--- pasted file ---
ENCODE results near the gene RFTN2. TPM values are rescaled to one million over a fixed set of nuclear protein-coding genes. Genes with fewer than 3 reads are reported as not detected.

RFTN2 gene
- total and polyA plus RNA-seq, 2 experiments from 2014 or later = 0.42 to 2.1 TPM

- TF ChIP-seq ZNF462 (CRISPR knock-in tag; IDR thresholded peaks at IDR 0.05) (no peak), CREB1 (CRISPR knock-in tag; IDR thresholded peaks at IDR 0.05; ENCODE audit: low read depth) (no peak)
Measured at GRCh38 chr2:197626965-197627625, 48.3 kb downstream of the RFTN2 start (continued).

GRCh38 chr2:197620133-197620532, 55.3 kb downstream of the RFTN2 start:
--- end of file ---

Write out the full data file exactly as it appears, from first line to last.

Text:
ENCODE results near the gene RFTN2. TPM values are rescaled to one million over a fixed set of nuclear protein-coding genes. Genes with fewer than 3 reads are reported as not detected.

RFTN2 gene
- total and polyA plus RNA-seq, 2 experiments from 2014 or later = 0.42 to 2.1 TPM

- TF ChIP-seq ZNF462 (CRISPR knock-in tag; IDR thresholded peaks at IDR 0.05) (no peak), CREB1 (CRISPR knock-in tag; IDR thresholded peaks at IDR 0.05; ENCODE audit: low read depth) (no peak)
Measured at GRCh38 chr2:197626965-197627625, 48.3 kb downstream of the RFTN2 start (continued).

GRCh38 chr2:197620133-197620532, 55.3 kb downstream of the RFTN2 start: